Unsung Heroes by Howard Zinn ..
In the second week, we will contrast the heroic Washington with the revisionist appraisal. How did John Marshall and Mason Locke Weems view Washington? Why does Richard Brookhiser still consider Washington’s life “exemplary”? We will analyze Michael Pack’s documentary Rediscovering George Washington and meet with William Martin, an outstanding writer who has written the novel Citizen Washington and the screenplay for a documentary on the life of Washington, George Washington: The Man Who Wouldn’t Be King. To offer an alternative to the heroic Washington, we will meet with the radical revisionist historian Howard Zinn. His visit will provide an opportunity to discuss what role the life of Washington should play in national and state history standards. Looking at current research, we will attempt to determine whether Washington holds up in a reality-based age, whether his Mount Rushmore image and iconic status remain compelling.
Essay on Howard Zinn Answer Guide - 1869 Words | …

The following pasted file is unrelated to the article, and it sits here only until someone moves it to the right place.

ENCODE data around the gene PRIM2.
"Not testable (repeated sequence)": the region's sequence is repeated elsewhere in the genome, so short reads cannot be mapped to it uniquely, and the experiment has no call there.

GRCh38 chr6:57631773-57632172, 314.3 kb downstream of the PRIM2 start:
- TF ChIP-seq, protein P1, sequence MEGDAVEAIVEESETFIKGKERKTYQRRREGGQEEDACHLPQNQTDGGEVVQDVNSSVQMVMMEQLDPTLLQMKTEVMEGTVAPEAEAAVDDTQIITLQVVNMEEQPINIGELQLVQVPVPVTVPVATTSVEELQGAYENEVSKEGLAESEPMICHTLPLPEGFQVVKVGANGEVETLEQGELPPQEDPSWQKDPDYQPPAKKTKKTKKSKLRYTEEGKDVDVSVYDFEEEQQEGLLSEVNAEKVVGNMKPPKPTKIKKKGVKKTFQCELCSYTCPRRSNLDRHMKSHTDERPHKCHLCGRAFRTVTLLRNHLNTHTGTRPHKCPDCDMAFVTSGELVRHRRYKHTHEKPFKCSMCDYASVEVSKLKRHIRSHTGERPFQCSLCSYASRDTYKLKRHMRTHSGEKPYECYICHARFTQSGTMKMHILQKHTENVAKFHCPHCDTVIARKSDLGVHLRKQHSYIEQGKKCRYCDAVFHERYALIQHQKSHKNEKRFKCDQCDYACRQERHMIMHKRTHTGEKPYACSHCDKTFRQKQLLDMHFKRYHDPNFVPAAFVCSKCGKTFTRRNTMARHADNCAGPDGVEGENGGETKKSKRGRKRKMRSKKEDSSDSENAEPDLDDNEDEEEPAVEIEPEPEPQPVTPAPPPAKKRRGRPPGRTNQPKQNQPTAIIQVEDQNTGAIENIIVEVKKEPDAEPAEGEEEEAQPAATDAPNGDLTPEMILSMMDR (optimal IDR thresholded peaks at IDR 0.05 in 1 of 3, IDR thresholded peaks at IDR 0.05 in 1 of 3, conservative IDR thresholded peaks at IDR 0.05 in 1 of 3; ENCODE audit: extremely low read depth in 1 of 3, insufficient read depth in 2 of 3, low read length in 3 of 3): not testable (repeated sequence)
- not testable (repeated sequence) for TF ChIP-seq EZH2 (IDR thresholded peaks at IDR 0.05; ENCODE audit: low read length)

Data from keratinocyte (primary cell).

To understand the creation of the American nation, we must come to grips with George Washington. He led the Continental army to victory, helped shape the Constitution, and served as the nation’s first president. To his contemporaries, Washington seemed admirable but aloof, even mysterious. Modern historians and biographers have found many Washingtons. Edmund Morgan finds genius in the exercise of power. Gary Wills and Marcus Cunliffe find a Roman classical hero. Richard Brookhiser sees an exemplary life. Richard Norton Smith concentrates on the human Washington, lonely and aging. Reflecting the revisionist challenge to the founding fathers, Howard Zinn considers Washington a member of an elite class that failed to end slavery or inequality. Contemplating Washington's attitude towards slavery, Henry Wiencek calls him an "Imperfect God," suggesting that he both transcended and mirrored his time. Who was George Washington? We will spend three weeks at Boston University’s School of Education trying to answer this question.
In 2006, I heard from a college professor who had used this essay in his class curriculum for several years. He told me that the information on Columbus in this essay is a shock to about 99% of his pupils. As James Loewen remarked in his seminal , the real hero in American history textbooks is America itself. The story is of the state as hero, always right, forever unstained, marching off to greater feats of glory and righteousness. That is the Big Lie of American "history." That mentality is needed, however, in order to get boys to , to defend our great nation or freedom from "threats" such as and .